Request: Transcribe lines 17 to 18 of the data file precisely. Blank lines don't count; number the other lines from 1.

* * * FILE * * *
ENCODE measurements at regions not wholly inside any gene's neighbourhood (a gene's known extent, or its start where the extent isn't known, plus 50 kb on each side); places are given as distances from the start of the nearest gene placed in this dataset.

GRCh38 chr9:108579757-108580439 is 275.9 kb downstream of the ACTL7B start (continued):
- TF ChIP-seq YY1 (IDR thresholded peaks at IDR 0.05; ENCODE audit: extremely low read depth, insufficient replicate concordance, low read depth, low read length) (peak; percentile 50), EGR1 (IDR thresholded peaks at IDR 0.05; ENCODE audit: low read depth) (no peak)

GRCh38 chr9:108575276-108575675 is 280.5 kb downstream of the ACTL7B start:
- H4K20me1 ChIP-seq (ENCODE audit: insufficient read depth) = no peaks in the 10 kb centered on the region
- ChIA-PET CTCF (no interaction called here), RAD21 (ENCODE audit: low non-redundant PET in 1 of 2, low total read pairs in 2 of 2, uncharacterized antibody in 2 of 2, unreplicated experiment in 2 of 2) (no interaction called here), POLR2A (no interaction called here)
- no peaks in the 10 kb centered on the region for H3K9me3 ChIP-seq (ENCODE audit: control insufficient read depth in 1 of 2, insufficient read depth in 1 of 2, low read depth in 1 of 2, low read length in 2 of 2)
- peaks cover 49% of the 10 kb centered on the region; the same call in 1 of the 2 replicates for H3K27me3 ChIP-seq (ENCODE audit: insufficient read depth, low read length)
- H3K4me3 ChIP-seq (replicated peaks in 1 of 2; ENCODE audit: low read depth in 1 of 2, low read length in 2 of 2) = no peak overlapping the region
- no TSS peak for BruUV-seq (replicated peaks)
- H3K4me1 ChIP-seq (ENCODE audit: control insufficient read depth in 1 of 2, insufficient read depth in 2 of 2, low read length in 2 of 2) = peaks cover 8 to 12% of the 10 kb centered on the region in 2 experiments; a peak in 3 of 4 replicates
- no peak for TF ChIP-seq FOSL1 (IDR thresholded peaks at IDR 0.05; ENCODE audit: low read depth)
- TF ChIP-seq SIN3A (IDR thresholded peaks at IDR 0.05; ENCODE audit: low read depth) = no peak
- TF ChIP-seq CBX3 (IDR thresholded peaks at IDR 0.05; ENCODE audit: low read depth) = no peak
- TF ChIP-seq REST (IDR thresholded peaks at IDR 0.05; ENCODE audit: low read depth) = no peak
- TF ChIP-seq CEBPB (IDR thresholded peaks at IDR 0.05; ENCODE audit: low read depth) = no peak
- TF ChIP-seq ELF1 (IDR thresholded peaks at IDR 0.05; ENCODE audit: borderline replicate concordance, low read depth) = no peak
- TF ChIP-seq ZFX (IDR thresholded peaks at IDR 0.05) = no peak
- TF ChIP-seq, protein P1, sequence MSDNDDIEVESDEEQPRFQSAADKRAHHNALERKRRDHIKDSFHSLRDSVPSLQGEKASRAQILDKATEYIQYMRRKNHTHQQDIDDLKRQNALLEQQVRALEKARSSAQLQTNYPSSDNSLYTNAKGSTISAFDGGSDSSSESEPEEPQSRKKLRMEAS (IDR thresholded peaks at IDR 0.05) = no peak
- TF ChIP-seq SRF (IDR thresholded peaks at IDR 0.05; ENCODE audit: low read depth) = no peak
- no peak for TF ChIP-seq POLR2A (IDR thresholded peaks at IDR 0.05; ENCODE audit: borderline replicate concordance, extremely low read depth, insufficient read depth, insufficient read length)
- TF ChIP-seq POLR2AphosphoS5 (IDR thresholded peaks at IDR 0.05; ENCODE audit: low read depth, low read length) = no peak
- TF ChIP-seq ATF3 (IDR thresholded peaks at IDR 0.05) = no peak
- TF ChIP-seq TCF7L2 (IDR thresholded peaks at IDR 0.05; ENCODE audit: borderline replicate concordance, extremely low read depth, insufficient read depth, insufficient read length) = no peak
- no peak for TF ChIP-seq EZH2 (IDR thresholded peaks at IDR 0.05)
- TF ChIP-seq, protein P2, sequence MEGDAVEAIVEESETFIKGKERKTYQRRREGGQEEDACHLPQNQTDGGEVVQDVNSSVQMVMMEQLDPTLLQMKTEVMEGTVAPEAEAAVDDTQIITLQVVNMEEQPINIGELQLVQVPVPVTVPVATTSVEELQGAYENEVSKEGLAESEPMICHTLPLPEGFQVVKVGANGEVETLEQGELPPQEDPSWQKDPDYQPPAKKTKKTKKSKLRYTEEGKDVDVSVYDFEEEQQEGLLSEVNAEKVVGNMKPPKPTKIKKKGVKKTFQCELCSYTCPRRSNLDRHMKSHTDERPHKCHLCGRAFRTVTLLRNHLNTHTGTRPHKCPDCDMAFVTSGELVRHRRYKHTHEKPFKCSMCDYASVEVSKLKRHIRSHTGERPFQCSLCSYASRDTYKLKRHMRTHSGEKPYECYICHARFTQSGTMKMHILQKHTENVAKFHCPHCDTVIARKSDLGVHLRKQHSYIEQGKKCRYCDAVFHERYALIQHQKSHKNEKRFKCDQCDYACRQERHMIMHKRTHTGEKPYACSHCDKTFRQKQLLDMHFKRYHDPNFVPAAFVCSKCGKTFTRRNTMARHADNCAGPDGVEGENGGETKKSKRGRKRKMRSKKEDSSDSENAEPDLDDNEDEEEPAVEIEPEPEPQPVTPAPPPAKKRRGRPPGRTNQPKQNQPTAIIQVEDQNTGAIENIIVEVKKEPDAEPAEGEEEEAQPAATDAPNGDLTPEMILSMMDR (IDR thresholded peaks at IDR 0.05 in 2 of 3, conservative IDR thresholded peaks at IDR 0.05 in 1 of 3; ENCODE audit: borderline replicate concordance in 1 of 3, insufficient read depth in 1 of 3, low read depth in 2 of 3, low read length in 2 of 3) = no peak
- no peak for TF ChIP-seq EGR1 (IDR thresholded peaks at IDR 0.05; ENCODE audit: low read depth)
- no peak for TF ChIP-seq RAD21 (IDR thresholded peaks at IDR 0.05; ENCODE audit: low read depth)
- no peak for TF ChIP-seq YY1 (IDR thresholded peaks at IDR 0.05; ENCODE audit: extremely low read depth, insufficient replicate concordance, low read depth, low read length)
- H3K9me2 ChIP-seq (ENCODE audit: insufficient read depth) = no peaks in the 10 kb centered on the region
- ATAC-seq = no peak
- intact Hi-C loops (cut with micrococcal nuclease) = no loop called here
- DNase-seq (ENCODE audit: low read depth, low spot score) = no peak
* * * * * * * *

- TF ChIP-seq ELF1 (IDR thresholded peaks at IDR 0.05; ENCODE audit: borderline replicate concordance, low read depth) = no peak
- TF ChIP-seq ZFX (IDR thresholded peaks at IDR 0.05) = no peak